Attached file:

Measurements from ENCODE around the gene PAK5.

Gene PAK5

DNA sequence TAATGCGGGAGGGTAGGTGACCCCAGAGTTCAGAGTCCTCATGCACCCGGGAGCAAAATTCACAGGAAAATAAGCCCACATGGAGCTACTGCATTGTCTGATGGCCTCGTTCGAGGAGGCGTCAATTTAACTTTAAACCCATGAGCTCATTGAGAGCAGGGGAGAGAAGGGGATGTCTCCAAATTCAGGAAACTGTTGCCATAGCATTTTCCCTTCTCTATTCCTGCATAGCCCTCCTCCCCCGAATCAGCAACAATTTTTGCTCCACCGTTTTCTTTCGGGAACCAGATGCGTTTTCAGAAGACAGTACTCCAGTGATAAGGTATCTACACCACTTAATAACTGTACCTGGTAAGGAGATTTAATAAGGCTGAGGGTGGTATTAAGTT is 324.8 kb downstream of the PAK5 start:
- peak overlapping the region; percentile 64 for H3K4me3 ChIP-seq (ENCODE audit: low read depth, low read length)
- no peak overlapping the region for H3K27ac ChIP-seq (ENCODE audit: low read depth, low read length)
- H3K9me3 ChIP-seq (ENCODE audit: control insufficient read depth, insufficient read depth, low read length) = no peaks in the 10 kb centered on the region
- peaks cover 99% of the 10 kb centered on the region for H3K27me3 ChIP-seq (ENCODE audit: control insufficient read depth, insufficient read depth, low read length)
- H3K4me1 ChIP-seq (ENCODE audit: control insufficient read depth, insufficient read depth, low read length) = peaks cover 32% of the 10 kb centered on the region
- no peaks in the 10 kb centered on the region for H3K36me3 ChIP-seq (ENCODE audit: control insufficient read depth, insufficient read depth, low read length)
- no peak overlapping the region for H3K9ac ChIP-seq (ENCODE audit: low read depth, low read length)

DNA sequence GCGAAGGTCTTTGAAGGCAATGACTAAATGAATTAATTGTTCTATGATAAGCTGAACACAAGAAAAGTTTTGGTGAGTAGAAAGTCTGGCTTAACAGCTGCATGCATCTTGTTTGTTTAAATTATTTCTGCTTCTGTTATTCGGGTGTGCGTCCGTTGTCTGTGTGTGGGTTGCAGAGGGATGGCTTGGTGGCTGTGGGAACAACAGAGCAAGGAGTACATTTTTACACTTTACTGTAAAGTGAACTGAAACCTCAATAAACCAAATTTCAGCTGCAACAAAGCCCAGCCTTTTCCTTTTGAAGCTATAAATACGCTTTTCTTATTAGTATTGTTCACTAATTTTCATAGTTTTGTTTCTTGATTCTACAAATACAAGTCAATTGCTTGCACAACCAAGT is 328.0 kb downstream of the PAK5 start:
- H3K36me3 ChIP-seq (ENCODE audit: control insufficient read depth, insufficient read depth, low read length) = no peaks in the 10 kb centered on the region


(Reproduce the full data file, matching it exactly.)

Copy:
Measurements from ENCODE around the gene PAK5.

Gene PAK5

DNA sequence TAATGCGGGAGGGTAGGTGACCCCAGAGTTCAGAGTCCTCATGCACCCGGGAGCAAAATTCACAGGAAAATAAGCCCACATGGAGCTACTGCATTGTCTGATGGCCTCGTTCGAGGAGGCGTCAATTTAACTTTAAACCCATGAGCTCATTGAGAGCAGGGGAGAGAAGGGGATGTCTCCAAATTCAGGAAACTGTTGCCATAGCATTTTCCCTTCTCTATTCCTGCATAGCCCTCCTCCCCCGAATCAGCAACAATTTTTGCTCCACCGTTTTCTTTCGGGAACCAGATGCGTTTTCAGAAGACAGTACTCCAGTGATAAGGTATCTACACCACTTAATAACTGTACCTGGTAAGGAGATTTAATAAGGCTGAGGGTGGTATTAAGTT is 324.8 kb downstream of the PAK5 start:
- peak overlapping the region; percentile 64 for H3K4me3 ChIP-seq (ENCODE audit: low read depth, low read length)
- no peak overlapping the region for H3K27ac ChIP-seq (ENCODE audit: low read depth, low read length)
- H3K9me3 ChIP-seq (ENCODE audit: control insufficient read depth, insufficient read depth, low read length) = no peaks in the 10 kb centered on the region
- peaks cover 99% of the 10 kb centered on the region for H3K27me3 ChIP-seq (ENCODE audit: control insufficient read depth, insufficient read depth, low read length)
- H3K4me1 ChIP-seq (ENCODE audit: control insufficient read depth, insufficient read depth, low read length) = peaks cover 32% of the 10 kb centered on the region
- no peaks in the 10 kb centered on the region for H3K36me3 ChIP-seq (ENCODE audit: control insufficient read depth, insufficient read depth, low read length)
- no peak overlapping the region for H3K9ac ChIP-seq (ENCODE audit: low read depth, low read length)

DNA sequence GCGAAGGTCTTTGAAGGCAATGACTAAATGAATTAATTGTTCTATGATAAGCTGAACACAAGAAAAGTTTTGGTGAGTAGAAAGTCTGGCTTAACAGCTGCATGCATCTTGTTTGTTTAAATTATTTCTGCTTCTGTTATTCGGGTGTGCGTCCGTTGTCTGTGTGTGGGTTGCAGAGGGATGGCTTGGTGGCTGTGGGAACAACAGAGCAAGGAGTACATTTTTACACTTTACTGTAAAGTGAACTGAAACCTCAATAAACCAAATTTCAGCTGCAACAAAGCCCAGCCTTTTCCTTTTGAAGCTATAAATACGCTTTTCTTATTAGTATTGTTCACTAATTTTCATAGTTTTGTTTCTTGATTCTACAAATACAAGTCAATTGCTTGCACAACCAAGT is 328.0 kb downstream of the PAK5 start:
- H3K36me3 ChIP-seq (ENCODE audit: control insufficient read depth, insufficient read depth, low read length) = no peaks in the 10 kb centered on the region